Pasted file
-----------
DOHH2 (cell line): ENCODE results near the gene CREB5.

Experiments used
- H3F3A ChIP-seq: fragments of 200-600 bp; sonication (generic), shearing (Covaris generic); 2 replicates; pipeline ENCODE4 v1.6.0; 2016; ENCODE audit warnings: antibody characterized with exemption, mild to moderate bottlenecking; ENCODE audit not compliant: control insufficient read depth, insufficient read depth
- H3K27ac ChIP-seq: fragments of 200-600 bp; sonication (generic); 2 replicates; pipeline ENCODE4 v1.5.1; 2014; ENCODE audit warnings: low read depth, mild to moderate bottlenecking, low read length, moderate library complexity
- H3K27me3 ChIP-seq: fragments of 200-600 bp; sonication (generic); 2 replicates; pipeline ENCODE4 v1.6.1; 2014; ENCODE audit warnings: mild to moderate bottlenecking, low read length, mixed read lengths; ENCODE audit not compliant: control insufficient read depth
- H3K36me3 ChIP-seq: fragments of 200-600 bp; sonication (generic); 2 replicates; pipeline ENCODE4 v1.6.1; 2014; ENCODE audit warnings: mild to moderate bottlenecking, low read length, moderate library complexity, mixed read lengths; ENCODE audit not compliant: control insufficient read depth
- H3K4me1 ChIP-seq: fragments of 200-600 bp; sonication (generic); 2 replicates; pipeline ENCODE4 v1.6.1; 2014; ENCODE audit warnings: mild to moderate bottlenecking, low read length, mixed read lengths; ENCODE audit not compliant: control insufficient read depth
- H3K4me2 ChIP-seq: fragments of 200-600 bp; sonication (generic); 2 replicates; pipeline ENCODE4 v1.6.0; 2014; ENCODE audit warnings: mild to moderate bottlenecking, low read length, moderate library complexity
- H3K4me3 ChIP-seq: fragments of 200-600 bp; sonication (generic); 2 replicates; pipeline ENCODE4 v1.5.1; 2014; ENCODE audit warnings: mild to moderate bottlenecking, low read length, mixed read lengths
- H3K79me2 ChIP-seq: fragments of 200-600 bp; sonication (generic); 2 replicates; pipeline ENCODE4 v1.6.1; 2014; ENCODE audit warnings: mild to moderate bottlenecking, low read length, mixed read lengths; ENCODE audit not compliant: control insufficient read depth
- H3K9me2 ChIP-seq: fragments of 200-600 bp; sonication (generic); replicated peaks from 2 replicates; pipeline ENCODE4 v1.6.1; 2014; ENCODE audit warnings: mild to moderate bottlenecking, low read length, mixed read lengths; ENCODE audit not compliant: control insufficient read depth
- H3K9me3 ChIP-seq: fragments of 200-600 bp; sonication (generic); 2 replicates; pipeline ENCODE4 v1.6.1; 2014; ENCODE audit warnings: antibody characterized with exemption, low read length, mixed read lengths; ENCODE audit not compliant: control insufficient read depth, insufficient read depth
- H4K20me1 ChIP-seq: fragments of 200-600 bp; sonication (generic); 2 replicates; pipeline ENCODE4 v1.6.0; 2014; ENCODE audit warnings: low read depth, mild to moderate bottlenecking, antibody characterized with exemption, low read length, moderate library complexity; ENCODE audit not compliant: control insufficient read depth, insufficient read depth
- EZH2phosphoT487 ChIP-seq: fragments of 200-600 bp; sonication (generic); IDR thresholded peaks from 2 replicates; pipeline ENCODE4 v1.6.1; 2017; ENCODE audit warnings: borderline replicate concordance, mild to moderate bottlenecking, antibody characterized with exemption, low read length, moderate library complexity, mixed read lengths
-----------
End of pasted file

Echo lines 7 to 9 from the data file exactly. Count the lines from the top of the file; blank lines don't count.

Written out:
- H3K4me1 ChIP-seq: fragments of 200-600 bp; sonication (generic); 2 replicates; pipeline ENCODE4 v1.6.1; 2014; ENCODE audit warnings: mild to moderate bottlenecking, low read length, mixed read lengths; ENCODE audit not compliant: control insufficient read depth
- H3K4me2 ChIP-seq: fragments of 200-600 bp; sonication (generic); 2 replicates; pipeline ENCODE4 v1.6.0; 2014; ENCODE audit warnings: mild to moderate bottlenecking, low read length, moderate library complexity
- H3K4me3 ChIP-seq: fragments of 200-600 bp; sonication (generic); 2 replicates; pipeline ENCODE4 v1.5.1; 2014; ENCODE audit warnings: mild to moderate bottlenecking, low read length, mixed read lengths